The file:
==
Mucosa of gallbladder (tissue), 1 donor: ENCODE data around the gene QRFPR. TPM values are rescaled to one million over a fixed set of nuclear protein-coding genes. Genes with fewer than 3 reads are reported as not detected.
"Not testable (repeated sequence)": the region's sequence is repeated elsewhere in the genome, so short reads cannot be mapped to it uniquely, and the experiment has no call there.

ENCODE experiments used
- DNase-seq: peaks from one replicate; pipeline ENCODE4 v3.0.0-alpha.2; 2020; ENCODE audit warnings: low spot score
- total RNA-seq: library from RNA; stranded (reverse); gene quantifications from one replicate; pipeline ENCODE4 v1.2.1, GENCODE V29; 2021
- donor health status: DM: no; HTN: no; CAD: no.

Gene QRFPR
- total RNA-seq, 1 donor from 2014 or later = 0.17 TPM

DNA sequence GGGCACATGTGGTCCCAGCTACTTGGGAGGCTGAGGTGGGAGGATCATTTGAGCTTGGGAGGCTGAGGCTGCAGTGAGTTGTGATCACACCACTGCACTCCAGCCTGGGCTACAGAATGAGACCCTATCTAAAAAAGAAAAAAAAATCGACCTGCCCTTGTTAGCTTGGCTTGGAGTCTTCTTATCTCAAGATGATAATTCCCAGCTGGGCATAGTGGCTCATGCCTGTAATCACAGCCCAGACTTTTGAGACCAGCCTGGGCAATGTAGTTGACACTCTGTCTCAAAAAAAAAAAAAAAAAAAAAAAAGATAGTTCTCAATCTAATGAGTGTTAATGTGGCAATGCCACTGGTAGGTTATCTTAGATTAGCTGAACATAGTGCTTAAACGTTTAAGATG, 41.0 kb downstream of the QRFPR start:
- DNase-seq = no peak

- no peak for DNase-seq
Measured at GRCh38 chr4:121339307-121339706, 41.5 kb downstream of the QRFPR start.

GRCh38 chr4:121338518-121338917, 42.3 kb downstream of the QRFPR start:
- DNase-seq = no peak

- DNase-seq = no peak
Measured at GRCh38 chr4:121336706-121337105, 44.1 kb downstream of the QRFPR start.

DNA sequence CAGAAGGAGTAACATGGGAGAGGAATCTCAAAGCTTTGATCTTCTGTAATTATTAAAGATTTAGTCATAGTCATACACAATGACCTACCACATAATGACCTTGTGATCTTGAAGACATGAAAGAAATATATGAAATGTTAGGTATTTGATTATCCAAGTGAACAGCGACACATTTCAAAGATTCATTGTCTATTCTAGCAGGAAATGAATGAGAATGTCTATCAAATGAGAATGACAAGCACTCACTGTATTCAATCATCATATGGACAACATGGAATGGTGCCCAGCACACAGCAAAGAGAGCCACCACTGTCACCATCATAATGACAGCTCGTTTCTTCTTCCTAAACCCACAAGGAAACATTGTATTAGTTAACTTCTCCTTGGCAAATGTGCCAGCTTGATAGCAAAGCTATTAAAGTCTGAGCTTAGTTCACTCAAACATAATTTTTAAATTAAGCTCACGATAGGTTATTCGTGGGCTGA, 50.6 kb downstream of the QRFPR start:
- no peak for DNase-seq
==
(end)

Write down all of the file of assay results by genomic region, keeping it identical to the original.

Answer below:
Mucosa of gallbladder (tissue), 1 donor: ENCODE data around the gene QRFPR. TPM values are rescaled to one million over a fixed set of nuclear protein-coding genes. Genes with fewer than 3 reads are reported as not detected.
"Not testable (repeated sequence)": the region's sequence is repeated elsewhere in the genome, so short reads cannot be mapped to it uniquely, and the experiment has no call there.

ENCODE experiments used
- DNase-seq: peaks from one replicate; pipeline ENCODE4 v3.0.0-alpha.2; 2020; ENCODE audit warnings: low spot score
- total RNA-seq: library from RNA; stranded (reverse); gene quantifications from one replicate; pipeline ENCODE4 v1.2.1, GENCODE V29; 2021
- donor health status: DM: no; HTN: no; CAD: no.

Gene QRFPR
- total RNA-seq, 1 donor from 2014 or later = 0.17 TPM

DNA sequence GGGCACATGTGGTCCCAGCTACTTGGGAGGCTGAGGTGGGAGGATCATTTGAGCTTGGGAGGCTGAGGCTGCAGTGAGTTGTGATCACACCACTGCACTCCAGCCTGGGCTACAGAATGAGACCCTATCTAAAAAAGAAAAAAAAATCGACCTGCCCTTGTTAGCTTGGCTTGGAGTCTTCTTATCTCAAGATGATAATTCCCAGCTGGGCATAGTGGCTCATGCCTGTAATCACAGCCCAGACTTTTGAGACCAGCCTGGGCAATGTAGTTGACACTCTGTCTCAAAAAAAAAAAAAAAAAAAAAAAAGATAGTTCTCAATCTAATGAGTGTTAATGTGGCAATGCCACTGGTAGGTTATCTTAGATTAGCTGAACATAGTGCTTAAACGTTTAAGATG, 41.0 kb downstream of the QRFPR start:
- DNase-seq = no peak

- no peak for DNase-seq
Measured at GRCh38 chr4:121339307-121339706, 41.5 kb downstream of the QRFPR start.

GRCh38 chr4:121338518-121338917, 42.3 kb downstream of the QRFPR start:
- DNase-seq = no peak

- DNase-seq = no peak
Measured at GRCh38 chr4:121336706-121337105, 44.1 kb downstream of the QRFPR start.

DNA sequence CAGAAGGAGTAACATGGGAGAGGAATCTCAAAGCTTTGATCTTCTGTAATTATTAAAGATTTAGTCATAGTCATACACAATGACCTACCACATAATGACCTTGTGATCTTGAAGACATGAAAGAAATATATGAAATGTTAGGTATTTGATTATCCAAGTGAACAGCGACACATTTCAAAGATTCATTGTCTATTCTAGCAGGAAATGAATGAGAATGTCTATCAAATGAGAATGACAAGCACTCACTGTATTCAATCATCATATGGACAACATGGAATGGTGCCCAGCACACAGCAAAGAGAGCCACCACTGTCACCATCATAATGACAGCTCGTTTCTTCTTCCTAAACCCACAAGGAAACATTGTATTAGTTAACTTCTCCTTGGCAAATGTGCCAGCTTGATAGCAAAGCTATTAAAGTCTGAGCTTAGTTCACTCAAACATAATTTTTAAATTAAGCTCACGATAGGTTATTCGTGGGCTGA, 50.6 kb downstream of the QRFPR start:
- no peak for DNase-seq